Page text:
Audubon Zoo releases recuperated brown pelican back into wild
NEW ORLEANS - Audubon Zoo veterinary staff have released a brown pelican into the wild after they treated the bird for exposure to an oily substance the bird encountered in the Gulf of Mexico.
The pelican, nicknamed by vet staff “Snappy,” was set free on the Riverview in New Orleans, an area known to locals as “The Fly.” Riverview is located near the Audubon Zoo along the banks of the Mississippi River.
Snappy was brought to the zoo on Nov. 28 by Jeff Dorson, executive director of the Humane Society of Louisiana, just one day after the bird was recovered by members of a crew boat near Southwest Pass.
"The pelican looked pretty rough when it arrived,'' said Robert MacLean, senior veterinarian at Audubon Zoo. "Its feathers were wet and appeared not able to protect and insulate the bird.’'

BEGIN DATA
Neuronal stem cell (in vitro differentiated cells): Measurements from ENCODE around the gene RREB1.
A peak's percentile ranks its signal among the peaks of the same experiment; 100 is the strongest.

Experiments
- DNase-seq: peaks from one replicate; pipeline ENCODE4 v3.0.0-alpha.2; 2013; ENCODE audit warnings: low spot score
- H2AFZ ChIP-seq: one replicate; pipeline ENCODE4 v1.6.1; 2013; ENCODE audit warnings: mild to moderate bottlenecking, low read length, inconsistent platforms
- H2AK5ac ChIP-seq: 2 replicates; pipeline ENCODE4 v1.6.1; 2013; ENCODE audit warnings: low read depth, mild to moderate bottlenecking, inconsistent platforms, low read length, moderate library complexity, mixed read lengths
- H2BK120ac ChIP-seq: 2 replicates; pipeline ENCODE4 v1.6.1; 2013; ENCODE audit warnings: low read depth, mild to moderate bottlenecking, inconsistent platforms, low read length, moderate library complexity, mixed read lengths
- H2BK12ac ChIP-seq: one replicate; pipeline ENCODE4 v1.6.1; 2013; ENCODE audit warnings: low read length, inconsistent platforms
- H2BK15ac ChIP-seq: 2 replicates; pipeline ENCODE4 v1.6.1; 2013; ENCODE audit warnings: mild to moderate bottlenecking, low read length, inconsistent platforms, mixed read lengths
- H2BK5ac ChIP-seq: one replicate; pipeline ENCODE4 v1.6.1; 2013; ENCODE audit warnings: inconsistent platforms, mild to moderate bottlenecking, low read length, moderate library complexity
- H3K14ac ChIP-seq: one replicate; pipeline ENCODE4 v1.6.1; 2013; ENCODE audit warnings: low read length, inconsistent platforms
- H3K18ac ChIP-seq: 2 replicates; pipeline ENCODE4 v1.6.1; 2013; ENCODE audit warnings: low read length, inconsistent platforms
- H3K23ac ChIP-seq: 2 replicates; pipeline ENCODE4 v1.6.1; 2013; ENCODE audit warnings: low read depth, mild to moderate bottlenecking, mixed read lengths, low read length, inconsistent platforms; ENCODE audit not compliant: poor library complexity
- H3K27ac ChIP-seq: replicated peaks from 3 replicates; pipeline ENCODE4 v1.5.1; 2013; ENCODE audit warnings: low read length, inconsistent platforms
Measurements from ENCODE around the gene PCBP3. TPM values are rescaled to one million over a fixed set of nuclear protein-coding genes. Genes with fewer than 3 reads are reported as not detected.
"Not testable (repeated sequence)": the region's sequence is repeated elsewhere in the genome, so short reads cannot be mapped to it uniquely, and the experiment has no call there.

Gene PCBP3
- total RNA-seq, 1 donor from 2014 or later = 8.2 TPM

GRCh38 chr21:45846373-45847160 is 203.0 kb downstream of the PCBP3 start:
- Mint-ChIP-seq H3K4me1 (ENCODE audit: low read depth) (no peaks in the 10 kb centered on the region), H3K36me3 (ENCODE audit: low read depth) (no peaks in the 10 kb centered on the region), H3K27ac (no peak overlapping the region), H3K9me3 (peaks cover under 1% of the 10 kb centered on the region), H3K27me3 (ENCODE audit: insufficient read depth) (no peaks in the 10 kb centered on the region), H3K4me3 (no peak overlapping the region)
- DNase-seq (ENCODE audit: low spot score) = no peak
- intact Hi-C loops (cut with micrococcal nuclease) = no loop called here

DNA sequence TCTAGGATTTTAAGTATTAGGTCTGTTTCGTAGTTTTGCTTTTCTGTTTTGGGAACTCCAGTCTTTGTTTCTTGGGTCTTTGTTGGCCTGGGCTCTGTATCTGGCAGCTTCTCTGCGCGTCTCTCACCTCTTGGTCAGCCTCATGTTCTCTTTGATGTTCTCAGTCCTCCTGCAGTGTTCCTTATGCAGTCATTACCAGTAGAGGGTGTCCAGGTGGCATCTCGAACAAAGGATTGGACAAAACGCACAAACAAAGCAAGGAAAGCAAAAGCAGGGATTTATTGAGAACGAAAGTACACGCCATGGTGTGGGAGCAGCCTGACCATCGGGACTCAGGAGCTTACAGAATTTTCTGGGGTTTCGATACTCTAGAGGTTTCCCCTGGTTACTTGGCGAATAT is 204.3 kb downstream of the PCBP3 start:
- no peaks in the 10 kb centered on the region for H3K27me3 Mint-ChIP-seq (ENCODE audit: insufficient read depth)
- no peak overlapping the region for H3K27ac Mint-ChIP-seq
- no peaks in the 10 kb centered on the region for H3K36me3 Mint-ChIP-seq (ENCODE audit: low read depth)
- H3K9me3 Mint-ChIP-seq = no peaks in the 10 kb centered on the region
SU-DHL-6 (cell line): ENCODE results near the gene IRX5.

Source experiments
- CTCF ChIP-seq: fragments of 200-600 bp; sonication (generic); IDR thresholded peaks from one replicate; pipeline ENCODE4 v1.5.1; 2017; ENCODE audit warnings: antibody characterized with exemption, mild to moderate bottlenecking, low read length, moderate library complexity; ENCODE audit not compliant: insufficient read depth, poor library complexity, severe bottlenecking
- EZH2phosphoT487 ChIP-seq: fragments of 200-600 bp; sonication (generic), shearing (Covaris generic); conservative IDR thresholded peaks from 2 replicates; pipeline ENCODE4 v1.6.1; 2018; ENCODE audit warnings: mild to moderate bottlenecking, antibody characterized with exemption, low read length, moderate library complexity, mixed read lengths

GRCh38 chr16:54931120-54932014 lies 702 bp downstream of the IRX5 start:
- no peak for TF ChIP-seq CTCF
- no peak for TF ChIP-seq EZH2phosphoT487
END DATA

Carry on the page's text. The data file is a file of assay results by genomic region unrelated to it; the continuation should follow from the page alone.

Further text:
Audubon Zoo staff bathed the brown pelican in detergent and water in an effort to clean the oil-like substance that covered the bird’s head and neck. He was then warmed and dried before receiving IV fluids and a hand-fed meal of fish. Later, Snappy received a second bath and x-rays/bloodwork before he was transferred to a large pen.
"We wanted to allow him to exercise his wings and show us he could gain lift and be a good candidate for a successful release,'' MacLean said.
After three weeks of intensive treatment, staff made the call that it was time for the pelican to return to its natural habitat in southeast Louisiana.
"It was very rewarding to see him walk to the river's edge, survey the landscape and fly back into the wild,'' MacLean said.
More images of Snappy's release can be viewed by clicking here.
Desktop NewsClick to open Continuous News in a sidebar that updates in real-time.
LSU, fired coach Les Miles agree on $1.5 million settlement
BRPD announces Friday press conference to address rash of shootings
Dog survives unbelievable injury after being shot with arrow
Third person dies after quadruple shooting Wednesday night
Disney cast member's heartwarming encounter with special needs child goes viral